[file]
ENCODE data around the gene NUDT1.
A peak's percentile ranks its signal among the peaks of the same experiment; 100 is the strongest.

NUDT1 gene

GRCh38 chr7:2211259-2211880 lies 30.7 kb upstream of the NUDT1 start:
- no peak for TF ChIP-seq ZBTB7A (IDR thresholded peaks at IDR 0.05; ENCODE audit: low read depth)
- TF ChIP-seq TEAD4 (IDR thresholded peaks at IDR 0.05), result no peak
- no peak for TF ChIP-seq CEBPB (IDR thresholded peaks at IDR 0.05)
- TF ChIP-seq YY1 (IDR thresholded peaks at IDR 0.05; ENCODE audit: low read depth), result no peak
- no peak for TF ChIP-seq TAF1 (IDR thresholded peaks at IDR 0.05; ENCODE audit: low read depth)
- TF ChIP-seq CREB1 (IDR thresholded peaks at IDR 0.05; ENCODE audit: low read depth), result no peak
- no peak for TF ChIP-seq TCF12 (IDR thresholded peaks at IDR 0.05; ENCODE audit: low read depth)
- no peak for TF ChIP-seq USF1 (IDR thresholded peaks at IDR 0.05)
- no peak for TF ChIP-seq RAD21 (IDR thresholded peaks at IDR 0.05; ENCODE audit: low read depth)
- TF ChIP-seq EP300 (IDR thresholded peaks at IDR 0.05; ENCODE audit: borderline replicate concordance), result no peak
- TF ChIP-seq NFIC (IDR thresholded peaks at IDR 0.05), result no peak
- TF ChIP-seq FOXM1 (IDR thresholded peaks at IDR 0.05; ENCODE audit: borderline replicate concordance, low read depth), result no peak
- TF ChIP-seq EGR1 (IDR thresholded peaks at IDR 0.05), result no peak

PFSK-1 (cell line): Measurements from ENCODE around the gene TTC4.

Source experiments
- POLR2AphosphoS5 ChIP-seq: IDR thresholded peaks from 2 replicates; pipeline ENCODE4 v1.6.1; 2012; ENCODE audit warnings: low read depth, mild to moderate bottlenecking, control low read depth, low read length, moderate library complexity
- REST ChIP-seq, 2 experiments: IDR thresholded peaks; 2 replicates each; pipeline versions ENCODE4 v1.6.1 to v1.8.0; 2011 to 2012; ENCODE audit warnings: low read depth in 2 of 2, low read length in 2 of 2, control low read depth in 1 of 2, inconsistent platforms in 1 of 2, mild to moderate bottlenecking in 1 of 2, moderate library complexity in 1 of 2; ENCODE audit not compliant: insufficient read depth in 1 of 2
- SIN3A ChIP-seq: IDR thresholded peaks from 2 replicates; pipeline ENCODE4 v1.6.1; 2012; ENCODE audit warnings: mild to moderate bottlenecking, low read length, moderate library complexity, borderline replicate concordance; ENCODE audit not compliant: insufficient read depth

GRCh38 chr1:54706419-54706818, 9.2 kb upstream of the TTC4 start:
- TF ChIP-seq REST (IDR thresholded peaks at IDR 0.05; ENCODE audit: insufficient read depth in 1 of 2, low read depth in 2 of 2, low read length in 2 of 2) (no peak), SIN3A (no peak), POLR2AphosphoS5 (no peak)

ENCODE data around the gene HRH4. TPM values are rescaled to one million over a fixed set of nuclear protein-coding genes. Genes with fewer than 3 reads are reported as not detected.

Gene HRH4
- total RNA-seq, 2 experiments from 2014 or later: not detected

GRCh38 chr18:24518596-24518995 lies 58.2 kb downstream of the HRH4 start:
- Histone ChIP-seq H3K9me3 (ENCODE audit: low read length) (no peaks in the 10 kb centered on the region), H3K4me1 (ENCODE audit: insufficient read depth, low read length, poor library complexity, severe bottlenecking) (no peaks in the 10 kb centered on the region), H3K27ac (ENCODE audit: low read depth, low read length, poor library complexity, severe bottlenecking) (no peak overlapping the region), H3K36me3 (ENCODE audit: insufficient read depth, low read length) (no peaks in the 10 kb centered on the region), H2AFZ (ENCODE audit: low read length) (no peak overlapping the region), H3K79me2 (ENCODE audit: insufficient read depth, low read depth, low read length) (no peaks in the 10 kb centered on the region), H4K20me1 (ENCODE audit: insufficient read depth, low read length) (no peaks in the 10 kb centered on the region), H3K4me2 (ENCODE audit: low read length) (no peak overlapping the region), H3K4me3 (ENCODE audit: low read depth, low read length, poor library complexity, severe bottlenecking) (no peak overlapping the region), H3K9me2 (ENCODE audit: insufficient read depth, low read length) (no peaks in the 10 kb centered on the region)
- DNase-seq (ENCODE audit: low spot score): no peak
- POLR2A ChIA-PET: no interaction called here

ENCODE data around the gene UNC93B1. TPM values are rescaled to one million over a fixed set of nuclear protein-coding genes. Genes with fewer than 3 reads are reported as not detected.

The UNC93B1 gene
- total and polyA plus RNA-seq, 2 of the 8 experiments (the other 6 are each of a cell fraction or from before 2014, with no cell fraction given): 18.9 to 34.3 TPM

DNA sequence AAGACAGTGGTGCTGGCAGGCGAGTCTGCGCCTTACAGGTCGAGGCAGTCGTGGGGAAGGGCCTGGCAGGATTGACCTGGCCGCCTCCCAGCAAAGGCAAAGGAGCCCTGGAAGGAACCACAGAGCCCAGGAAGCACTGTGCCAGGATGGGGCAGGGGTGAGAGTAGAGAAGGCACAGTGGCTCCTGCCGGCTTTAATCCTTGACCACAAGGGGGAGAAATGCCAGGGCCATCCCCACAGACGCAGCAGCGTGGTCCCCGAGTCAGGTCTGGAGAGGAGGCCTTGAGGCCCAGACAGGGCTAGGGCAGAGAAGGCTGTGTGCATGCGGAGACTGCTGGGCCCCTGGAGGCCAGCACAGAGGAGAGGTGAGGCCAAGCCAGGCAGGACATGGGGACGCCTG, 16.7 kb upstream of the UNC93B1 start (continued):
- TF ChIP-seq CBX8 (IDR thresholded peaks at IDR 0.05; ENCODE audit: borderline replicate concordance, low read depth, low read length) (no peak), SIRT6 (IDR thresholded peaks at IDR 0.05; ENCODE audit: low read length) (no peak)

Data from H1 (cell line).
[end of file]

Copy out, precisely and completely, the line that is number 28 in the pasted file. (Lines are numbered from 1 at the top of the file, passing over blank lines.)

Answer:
GRCh38 chr18:24518596-24518995 lies 58.2 kb downstream of the HRH4 start: